Now, I would be lying if I painted a picture of a dire existence, in regards to my formative school years. It was not. I had a few friends and even some good times, but I was what I would call, a background stage handler. People knew I was around, but I was not ever going to try and purposely be noticed. For me back then, to be noticed was to have all your faults on display. I just figured if I stayed middle of the road and under the radar, that I would skate on through unscathed. It became really obvious to me how much I did avoid pictures, when a few years ago, a few of my friends busted open the vintage pics vault on facebook. I saw pictures of them on occasions, when I know I was present, but always had an excuse not to be photographed.
I never wore my colour issue on my sleeve, but I always had it. I remember moments of feeling completely invisible, especially to boys, when certain girls walked into a room. They had their type, I clearly was not it. The way I comforted myself, was by telling myself, that this time was just a little piece of our whole lives and that things would get better and that I would get to be in a bigger pond with different fish, that swam and enjoyed a different variety of bait. It was true. Fortunately for me, there were other things going on in my life, where I was like “Fuck it, whatever, I’m ugly, so be it, I’ll keep it moving.” It saved me a lot of grief. 😀 It may have been the ostrich approach, but it got me through. 😀 For me, being dark skinned felt like a disadvantage, but I was not going to let it prevent me from doing what I wanted to do.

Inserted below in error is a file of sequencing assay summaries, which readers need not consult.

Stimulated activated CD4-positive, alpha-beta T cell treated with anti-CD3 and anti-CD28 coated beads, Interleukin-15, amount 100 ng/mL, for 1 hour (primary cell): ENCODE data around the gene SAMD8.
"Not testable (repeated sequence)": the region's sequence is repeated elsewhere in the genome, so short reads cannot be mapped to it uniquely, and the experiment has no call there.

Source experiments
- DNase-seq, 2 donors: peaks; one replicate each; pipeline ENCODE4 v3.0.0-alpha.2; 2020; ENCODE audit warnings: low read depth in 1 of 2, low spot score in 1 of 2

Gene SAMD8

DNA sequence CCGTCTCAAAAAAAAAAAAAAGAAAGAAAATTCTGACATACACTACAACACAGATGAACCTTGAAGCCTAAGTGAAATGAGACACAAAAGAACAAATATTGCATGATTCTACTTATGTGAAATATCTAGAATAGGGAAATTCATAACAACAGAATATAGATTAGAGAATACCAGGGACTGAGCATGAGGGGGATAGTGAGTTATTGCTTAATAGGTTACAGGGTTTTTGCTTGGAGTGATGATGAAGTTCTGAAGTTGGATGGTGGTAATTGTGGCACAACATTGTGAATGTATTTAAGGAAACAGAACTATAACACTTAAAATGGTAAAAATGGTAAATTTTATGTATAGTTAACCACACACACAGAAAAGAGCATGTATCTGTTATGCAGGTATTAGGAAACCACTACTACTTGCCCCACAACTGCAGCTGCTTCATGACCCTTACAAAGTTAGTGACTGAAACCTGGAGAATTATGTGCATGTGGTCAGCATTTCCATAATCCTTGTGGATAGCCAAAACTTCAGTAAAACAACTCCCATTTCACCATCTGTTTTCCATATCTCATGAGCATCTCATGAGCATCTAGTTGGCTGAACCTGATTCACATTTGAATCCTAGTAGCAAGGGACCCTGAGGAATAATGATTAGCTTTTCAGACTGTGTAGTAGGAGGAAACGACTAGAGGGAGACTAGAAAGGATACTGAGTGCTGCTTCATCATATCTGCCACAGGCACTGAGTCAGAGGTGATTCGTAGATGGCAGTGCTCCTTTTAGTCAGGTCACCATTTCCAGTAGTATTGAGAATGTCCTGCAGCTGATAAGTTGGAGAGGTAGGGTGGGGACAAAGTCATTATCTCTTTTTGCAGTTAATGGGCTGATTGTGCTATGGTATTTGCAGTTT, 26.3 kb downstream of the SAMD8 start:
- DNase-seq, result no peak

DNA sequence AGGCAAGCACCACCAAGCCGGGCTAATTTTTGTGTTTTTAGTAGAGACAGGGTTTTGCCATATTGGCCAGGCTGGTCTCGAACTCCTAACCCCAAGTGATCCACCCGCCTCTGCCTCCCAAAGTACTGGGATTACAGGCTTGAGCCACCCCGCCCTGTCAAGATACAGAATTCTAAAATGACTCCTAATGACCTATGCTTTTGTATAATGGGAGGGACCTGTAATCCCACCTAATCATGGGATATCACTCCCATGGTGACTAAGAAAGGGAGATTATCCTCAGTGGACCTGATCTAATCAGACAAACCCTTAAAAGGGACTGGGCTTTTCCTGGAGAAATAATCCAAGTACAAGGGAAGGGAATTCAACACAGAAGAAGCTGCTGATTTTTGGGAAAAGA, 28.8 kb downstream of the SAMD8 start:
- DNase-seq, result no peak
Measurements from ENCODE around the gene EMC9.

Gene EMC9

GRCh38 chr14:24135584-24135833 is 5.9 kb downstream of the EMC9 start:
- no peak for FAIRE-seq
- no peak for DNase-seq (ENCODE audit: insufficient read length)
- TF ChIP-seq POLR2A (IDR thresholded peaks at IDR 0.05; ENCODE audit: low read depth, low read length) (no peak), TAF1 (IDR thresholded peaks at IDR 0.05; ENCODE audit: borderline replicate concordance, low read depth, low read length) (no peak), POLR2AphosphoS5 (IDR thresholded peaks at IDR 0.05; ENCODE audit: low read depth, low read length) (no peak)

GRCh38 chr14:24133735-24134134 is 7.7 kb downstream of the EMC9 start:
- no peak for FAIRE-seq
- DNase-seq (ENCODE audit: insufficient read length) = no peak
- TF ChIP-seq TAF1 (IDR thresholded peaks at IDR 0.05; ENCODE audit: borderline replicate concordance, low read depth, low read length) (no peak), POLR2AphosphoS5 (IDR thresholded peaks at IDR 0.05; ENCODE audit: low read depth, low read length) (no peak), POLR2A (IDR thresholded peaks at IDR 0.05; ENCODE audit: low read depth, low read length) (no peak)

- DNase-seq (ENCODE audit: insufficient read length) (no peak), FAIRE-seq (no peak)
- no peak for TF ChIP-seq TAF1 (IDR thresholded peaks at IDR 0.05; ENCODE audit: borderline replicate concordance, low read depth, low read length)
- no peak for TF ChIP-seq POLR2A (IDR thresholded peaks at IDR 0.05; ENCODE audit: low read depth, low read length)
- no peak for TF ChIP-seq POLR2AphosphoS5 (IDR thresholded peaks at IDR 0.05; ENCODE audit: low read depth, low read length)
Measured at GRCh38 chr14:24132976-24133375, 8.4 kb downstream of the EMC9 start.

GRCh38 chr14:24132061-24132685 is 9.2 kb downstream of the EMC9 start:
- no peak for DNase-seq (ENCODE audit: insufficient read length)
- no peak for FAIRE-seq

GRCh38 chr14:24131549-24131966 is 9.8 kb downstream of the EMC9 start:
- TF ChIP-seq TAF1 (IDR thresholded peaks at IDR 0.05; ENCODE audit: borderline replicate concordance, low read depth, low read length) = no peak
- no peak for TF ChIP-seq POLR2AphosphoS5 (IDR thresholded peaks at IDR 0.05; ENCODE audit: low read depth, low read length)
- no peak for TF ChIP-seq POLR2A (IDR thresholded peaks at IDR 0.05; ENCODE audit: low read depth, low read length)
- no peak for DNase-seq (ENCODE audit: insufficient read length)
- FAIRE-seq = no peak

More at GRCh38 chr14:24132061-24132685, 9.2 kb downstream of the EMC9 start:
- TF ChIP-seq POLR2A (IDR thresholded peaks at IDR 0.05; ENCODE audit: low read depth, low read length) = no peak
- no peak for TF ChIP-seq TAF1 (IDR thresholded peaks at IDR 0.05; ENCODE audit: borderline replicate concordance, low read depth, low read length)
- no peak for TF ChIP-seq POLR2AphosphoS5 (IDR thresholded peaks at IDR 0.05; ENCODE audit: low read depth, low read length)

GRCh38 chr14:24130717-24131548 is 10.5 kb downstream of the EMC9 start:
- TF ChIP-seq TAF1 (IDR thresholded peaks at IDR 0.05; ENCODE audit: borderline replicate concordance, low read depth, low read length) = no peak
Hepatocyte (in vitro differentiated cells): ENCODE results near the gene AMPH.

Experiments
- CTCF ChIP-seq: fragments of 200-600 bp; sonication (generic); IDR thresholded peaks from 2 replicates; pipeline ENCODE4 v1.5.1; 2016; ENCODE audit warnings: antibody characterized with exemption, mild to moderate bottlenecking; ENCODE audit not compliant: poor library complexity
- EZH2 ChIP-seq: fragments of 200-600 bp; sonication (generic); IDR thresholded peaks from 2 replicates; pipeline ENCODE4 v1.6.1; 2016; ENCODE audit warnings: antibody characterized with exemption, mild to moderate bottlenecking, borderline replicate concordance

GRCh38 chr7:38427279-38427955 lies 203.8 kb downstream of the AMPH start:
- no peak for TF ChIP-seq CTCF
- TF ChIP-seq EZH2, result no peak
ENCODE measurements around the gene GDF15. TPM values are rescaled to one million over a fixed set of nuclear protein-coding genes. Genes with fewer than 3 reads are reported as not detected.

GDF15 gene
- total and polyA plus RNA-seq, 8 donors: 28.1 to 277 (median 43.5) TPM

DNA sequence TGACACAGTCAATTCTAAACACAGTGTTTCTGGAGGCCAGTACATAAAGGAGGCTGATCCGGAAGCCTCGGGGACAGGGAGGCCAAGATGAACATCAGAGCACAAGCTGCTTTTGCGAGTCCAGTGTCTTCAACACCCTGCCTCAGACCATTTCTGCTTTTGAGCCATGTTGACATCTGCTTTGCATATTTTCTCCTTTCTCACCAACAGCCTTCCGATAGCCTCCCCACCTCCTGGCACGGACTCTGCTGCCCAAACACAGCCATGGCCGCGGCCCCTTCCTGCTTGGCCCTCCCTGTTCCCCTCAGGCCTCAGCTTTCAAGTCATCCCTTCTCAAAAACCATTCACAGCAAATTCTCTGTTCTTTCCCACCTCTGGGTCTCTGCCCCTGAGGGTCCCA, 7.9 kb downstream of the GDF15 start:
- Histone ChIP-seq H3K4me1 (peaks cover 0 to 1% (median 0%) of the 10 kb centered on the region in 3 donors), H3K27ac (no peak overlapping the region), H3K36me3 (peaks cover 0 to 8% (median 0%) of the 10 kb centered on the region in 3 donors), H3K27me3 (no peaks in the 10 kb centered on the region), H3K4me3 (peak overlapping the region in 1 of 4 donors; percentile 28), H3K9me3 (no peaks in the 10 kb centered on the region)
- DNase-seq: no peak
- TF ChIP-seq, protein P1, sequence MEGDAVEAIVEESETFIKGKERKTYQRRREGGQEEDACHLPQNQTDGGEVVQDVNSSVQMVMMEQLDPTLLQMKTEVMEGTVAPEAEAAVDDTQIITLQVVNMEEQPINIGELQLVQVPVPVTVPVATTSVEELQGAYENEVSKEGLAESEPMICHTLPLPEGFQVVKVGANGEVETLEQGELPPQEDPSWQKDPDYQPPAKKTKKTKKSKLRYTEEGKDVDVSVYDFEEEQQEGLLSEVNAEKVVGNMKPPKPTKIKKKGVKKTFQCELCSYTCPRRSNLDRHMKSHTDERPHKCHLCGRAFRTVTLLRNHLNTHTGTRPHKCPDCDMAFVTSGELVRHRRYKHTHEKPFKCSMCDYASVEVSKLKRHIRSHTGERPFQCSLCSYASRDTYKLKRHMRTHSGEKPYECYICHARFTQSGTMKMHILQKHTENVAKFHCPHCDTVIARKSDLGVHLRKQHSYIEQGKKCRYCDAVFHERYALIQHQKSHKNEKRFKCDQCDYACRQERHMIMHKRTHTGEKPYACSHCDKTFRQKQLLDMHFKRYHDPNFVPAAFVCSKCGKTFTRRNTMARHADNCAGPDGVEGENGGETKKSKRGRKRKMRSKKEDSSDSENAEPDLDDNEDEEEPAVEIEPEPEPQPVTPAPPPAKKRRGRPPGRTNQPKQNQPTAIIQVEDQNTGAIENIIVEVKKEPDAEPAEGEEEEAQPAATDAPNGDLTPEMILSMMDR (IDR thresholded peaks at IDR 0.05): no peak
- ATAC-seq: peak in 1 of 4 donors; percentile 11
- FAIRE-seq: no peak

Thinking back, who did we have to really look up to as beautiful that looked like us? On television, the pretty black girls were always mixed, and looked more like the darker version of a white woman, than someone representing us. The go to black girl in movies when I was really young (less than 10 years old), was Rae Dawn Chong.. and that bitch didn’t look anything like me or those two other girls you see in that picture above. We don’t look alike, but we all have similar body structures, height and complexion. Other than that, our facial features vary greatly. There was nothing about Rae Dawn Chong like any of us, other than she had breasts and a vagina. See Below.